The owner of a million pound house in Watford has accused the legal system of letting down home-owners and rendering them powerless to evict squatters.

David Caplan says he was “in shock” when he received a telephone call two weeks ago informing him three squatters had moved into his four-bedroom, detached home on the Cassiobury Estate.

However, he says his subsequent battle to evict the unwanted guests has left him aghast at how helpless the law made him feel and astonished at the rights afforded to squatters.

Mr Caplan was delivered the bad news by his estate agent on the afternoon of Thursday, April 30.

He was informed the plush home, which he rents out, had been taken over by squatters while his tenant was away. He was told there was a possibility his home was being used as a drugs den.

Speaking to the Watford Observer on the condition we do not publish which road he lives in, Mr Caplan, 46, said: “I couldn't believe my luck.

"It felt like when you are burgled, there is that sense of violation of somebody being in your home.

“But I just thought it would be a straight-forward process to get them out.”

Later that day, he accompanied a police tactical team to the house on the assumption they would simply evict the squatters by force.

He found shabby posters, all printed from the internet, pinned to the front door and windows, saying squatters had taken control of the house and were claiming squatters' rights. They had also filled the lock on the front door with glue.

He was then told the police were powerless to evict the squatters as there was no sign of a forced entry and he would have to get a court order to remove them from his home.

Mr Caplan, who runs a property company, said he was unable to prove the squatters' claims that they had walked in through an open door were fictitious.

He was told if he broke into his own home or tried to physically evict them he could be arrested.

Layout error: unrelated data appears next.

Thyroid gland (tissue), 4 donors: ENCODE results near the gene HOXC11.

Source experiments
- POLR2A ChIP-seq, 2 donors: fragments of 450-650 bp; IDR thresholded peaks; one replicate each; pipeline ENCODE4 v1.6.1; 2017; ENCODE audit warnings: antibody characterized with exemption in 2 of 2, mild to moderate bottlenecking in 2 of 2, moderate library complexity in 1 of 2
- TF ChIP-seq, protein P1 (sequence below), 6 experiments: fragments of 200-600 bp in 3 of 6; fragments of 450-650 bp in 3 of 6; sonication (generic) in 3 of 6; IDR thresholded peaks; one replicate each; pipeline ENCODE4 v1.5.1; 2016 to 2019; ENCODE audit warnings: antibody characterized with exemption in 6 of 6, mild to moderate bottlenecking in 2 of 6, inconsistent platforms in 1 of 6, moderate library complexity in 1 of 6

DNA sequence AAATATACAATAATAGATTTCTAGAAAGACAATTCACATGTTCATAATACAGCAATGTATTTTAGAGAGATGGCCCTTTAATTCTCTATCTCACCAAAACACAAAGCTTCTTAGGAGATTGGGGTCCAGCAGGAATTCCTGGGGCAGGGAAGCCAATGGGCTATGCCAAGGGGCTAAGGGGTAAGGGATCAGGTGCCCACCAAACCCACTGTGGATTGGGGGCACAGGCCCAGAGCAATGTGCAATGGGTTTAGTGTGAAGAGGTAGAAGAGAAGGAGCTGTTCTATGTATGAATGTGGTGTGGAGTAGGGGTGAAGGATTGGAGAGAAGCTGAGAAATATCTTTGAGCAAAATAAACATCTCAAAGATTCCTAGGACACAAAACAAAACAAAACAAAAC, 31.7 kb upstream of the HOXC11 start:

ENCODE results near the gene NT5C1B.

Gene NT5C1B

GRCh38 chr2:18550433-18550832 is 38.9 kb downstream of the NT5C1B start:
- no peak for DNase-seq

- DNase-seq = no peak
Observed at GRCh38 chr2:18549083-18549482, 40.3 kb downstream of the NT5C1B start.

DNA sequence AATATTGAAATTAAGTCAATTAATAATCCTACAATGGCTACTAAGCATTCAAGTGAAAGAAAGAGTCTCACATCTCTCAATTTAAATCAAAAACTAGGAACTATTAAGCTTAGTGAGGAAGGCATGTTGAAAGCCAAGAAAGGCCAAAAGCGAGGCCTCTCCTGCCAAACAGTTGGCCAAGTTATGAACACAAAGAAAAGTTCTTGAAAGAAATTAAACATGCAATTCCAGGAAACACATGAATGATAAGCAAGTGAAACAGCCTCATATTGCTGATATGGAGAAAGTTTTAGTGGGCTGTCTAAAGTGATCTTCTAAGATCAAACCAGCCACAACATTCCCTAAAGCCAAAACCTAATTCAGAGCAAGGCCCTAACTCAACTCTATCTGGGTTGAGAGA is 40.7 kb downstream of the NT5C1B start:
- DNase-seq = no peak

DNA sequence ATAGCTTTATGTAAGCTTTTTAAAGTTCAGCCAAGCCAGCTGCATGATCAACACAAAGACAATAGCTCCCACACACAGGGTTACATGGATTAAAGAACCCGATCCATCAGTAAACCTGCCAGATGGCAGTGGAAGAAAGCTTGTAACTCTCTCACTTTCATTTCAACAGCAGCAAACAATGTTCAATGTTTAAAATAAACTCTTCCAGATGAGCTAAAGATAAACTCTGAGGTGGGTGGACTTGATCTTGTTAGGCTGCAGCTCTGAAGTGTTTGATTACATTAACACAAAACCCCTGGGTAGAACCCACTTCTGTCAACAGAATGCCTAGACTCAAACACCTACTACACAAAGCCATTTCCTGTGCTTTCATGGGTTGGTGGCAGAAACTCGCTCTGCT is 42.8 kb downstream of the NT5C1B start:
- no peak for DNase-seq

He was also advised because the house was let out, the police could not enter the house without the tenant's authority.

Instead Mr Caplan was advised to go home, contact his tenant, who was away from the house for a few days, and start court proceedings.

He said: “I felt sick, I didn't eat or sleep.

“I was worried I was going to lose my house because of squatters.

“I didn't have any rights – none whatsoever as the home owner. I hadn't been living there so technically I had not been displaced from my home.

”They seemed to have all the rights”

The squatters were finally evicted after they allowed police into the house on Thursday.

The incident has left now Mr Caplan, who has praised the police officers who helped him, afraid to leave his house unattended.

And while he says he has a degree of sympathy for the squatters who took took over his designer home, Mr Caplan has vowed to use his story and clarify the law.

He has already met with Watford's prospective Conservative MP, Rickard Harrington, to discuss his plight.

Mr Harrington said: “I have discussed this whole issue, and Mr Caplan’s case in particular, with Dominic Grieve, the Shadow Justice Minister, and Grant Shapps, the Shadow Housing Minister, and I will be pressing the next Conservative Government to bring in legislation to protect innocent homeowners.”

Mr Caplan added: “I know how it made me feel at the weekend and how ill it made me and it would make anyone feel like that.

“I was completely powerless.

“I intend find out about the law and to do something about it.”

Two people, a 38-year-old man and a 26-year-old man, have been arrested on suspicion of abstraction of electricity. They have been released on police bail until May 30.